Civil, the blockchain-based journalism platform, is adding a new site to its mix. Called The Blackness the effort was made in collaboration with Color Farm Media, a media and venture study company launched last year with the goal of developing and producing content that bring greater diversity into the landscape of the media.  The Blackness aims to do just that by publishing long-lasting multimedia stories that focus on under-represented communities of colored stories of marginalized groups, what they are doing and what has been done to them. "It's like a Vice but for those communities," explains Color Farm co-founder Erika Alexander, actress and writer known for her roles in such films as Fuori and performances like Living Singl e. The idea behind the publication, he adds, "was to talk about the things that disappear".
Alexander and his co-founder of Color Farm Ben Arnon, a technologist and media entrepreneur, are creating partnerships with a number of journalistic organizations that can contribute to the production of content for The Blackness, included groups such as the National Association for Black Journalists, along with several historically black colleges and universities. "We are trying to have a distributed network of journalists," says Arnon.
Working with these groups and procuring talents from organizations seeking marginalized voices, the two hope to build a media society that says new and engaging multimedia stories
When it was conceived for the first time, it was not clear at first what form The Blackness would take. One of the first ideas, says Arnon, was to launch a podcast. Then the two founders thought maybe to launch a video-journalism enterprise. But other Color Farm projects took precedence over a period of time.
Then, at the start of this year, Arnon started talking to Civil about working together, and decided that The Blackness would live on the new Civil blockchain launched platform. While the Civil sites look like normal web pages, their back-end architecture is such that they are produced using the ledger technology that records every change, protecting the archive of history from any external interference.
This is partly what interested the two founders in technology. According to Arnon, he has long been interested in blockchain technology, and was immediately attracted to the Civil project. "A decentralized platform for journalism makes sense," he tells me.
Not only that, but the governance model led by the Civil community seemed like a perfect case for the organizations that Color Farm hoped to cultivate. The platform plans to launch ethereum tokens between September 18th and October 2nd. These coins will be used as a form of governance, creating an economic incentive system for the token-holding community. Keeping a Civic token is essentially like keeping an inventory in the whole ecosystem of journalism. It gives people the right to vote, which is used when questions arise about the future of the platform.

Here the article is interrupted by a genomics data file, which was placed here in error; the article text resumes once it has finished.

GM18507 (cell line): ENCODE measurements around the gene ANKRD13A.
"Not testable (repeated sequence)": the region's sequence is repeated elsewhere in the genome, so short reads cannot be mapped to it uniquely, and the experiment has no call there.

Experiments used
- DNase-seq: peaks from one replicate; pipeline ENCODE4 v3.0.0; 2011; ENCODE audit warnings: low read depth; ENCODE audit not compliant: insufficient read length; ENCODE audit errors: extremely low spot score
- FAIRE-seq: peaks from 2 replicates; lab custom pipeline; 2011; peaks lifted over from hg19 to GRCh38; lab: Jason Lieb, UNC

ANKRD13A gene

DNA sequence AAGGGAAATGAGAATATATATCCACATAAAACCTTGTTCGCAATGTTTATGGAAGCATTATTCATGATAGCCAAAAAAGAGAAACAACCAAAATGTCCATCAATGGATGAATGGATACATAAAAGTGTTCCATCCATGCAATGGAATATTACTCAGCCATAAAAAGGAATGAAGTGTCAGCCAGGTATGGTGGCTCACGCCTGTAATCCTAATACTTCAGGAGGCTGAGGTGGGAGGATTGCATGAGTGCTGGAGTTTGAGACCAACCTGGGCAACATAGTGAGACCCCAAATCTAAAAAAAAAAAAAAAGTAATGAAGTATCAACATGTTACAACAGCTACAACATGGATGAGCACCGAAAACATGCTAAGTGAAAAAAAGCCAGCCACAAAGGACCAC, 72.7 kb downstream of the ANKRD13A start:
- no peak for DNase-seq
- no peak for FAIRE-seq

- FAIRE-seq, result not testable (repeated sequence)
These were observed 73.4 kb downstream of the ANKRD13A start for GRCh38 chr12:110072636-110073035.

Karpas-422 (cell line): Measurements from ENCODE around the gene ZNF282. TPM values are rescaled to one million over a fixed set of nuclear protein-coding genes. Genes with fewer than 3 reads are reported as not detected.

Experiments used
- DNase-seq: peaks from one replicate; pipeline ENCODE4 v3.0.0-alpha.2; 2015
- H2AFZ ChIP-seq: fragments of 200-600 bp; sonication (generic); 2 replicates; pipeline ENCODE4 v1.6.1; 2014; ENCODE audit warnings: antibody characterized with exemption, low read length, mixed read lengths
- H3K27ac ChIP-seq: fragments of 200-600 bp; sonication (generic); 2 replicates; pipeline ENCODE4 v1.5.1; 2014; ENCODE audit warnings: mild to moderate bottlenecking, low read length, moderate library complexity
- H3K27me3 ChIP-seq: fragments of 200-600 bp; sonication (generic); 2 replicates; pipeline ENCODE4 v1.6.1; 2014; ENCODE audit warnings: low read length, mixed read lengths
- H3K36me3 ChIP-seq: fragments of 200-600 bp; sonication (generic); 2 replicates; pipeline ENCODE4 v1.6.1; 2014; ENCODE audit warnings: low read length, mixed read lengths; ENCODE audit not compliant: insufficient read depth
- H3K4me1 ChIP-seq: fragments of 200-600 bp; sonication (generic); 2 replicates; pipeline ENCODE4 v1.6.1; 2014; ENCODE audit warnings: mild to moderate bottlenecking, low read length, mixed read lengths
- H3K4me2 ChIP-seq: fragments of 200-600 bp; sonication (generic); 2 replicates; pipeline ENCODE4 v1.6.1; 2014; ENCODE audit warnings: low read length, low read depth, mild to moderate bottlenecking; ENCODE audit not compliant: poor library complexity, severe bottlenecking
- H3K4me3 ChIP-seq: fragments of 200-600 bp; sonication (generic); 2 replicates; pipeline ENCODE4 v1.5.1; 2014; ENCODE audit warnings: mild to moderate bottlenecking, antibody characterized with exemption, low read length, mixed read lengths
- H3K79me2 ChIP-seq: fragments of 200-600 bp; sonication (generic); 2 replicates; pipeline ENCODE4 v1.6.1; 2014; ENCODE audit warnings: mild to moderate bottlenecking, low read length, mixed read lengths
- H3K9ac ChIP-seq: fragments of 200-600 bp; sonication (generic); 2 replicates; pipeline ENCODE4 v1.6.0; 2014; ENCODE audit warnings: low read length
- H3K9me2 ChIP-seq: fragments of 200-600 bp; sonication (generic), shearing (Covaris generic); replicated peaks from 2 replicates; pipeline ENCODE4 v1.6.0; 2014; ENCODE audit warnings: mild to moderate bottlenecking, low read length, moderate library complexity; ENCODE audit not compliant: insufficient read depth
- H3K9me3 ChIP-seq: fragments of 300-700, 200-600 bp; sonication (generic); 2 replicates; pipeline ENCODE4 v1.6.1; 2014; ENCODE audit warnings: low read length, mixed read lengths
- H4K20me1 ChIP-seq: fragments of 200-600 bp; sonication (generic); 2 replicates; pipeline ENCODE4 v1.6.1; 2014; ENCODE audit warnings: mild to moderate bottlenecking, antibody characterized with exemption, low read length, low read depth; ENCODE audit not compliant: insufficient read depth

Similarly, if someone claims that a press room is against Civil constitution, token holders will be asked to vote on the matter. Users can also use coins to launch their own editors. Essentially, Civil hopes to create a community in which users have a vested interest in their livelihood. Already, a large number of news sites of civil origin have started to tick. Include Popula a site focused on the worldwide level of cultural essays; Sludge an investigative journalistic outlet; and Hmm Daily a site yet to be launched by Gawker and Awl alumi.
Both Alexander and Arnon will be holders of tokens when the coins go live Civil co-founder Matt Coolidge tells me that in addition to email they will also be focused on "recruiting diverse media organizations to join the network." Arnon tells me in a follow-up email that sees this role as a recruiter and token holder "as crucial to the long-term success of our partnership with Civil."
For now, Color Farm is just announcing the editorial staff, and he's trying to figure out how to build it across the board. The next one, says Alexander, is increasing the site: "We'll need a lot of help," he tells me. Arnon sees the site as a "structure similar to the basic community organization". Stories and journalists will be distributed and will take place locally, then move on to the editorial chain until it is on the site. He adds that there will be "levels of quality control", which I assume means editors.
Both founders hope that Civil, and the new technology on which it is based, will help push The Blackness on its mission to create a thriving space for marginalized voices in the media. In the process, it could simply be a model for fairer journalism. Alexander adds: "I think it's sexy too."